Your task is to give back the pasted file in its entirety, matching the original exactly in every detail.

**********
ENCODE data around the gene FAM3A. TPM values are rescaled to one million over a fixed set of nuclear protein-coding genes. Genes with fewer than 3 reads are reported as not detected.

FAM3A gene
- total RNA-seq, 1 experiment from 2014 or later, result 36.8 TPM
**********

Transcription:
ENCODE data around the gene FAM3A. TPM values are rescaled to one million over a fixed set of nuclear protein-coding genes. Genes with fewer than 3 reads are reported as not detected.

FAM3A gene
- total RNA-seq, 1 experiment from 2014 or later, result 36.8 TPM